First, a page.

Here you will find the Poem To the Old Gods of poet Muriel Stuart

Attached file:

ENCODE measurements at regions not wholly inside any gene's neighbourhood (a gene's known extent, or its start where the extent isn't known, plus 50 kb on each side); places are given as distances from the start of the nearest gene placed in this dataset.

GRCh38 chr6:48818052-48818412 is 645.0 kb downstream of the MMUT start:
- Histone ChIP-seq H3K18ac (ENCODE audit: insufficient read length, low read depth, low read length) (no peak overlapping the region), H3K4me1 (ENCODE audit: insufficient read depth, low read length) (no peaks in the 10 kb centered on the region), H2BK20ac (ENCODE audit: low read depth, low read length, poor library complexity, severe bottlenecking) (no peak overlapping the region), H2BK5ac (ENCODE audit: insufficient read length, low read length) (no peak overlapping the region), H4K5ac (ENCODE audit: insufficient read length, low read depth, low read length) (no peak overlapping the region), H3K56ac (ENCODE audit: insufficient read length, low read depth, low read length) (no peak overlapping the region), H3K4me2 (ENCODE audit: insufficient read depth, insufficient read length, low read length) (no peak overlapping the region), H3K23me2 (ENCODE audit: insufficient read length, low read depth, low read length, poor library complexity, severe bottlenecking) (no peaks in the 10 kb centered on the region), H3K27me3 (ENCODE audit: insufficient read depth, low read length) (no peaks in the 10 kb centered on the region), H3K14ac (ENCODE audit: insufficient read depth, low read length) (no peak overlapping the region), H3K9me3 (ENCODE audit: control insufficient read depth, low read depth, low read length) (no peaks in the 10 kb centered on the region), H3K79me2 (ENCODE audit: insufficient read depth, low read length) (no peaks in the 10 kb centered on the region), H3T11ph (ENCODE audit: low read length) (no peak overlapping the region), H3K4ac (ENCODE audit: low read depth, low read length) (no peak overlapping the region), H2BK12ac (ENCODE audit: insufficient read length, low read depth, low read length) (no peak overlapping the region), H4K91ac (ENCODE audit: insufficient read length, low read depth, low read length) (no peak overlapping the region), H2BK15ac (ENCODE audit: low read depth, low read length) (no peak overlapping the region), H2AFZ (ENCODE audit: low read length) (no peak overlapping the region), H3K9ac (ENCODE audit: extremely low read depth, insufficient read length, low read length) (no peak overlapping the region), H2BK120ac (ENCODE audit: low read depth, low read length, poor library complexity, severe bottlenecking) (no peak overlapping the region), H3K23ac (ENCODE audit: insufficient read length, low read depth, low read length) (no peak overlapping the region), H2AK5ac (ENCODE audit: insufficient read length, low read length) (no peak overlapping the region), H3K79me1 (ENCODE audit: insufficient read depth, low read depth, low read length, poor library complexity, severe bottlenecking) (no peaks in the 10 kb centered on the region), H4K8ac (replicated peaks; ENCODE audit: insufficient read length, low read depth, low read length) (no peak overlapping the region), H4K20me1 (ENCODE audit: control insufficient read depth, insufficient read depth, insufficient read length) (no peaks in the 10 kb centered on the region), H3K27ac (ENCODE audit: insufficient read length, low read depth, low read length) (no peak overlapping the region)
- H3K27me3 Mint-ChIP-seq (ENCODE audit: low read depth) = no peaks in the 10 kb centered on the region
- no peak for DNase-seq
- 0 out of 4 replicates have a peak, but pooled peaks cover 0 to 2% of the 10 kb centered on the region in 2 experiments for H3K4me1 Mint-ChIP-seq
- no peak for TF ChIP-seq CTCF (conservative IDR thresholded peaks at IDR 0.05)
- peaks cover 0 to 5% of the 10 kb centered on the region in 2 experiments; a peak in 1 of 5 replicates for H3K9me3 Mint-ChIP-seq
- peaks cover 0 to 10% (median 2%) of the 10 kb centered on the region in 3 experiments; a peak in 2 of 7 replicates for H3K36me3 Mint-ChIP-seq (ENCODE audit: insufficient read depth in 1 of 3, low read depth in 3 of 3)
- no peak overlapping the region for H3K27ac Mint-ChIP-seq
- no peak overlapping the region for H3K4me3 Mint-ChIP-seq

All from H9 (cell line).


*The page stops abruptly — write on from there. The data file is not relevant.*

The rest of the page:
O YE, who rode the gales of Sicily, Sandalled with flame, Spread on the pirate winds; o ye who broke No wind-flower as ye came-- Though Pelion shivered when the thunder spoke The gods' decree!-- Into the twilight of the ancient days Have not ye flown!-- Ye, whom the happy Greeks inspired hand Struck from the frenzied stone: That, ye withdrawn, your images should stand To take their praise. Smeared into clay, and frozen into stone! Ye, that do now Face eyes unworshipful in plunder's halls, Mutilate, with marred brow: Broken and maimed: couched along alien walls In lands unknown. O gracious ones! No more, no more, shall ye Spread wing above Perilous Ossa! No more wring delight From pool and golden grove: No more beneath your fire-shod feet in flight Shall hiss the sea. The thuunder shall not groan between your breasts, Nor lightning writhe Barbed in your clutch; no worshippers shall trace Your steps in grove and hithe. No more 'thwart skies your golden stallions race On mighty quests. And yet what fane, what column, rises now To save or shine: What temple travails at such quickening feet, What wing-tip seeds a shrine: What god hath bid us build in wold or street, Such breast and brow? What have our wisdom and our worship done To raise such gods? To quench the ruined eyes of Parthenon What newer beauty nods, And shames the wreckless brow that stares upon The amazèd sun? Held up in arms of columns white as flowers, You faced the sea, With your great breasts for glory passioning,-- For mortal's victory; Not 'neath occaisonal thin spires that spring From streets of ours, Hooding the dying god, whom men revile,-- Who bears their sin. No great winds thunder over sun-splashed thrones, Our dusty shrines within, Where troubled feet make groan the weary stones, In hollow isle. I, only I, kneel at forsaken shrine: The lamp I bring Scarce throws a shade beneath your eyelids there: Forlorn the song I sing To ears august, and these wrung berries bear A bitter wine. Yet still I kneel, poor praise to offer up To each great name! And I shall feel upon my brow descend A sudden edge of flame. Your wings shall smear these words, even as ye bend To this poor cup.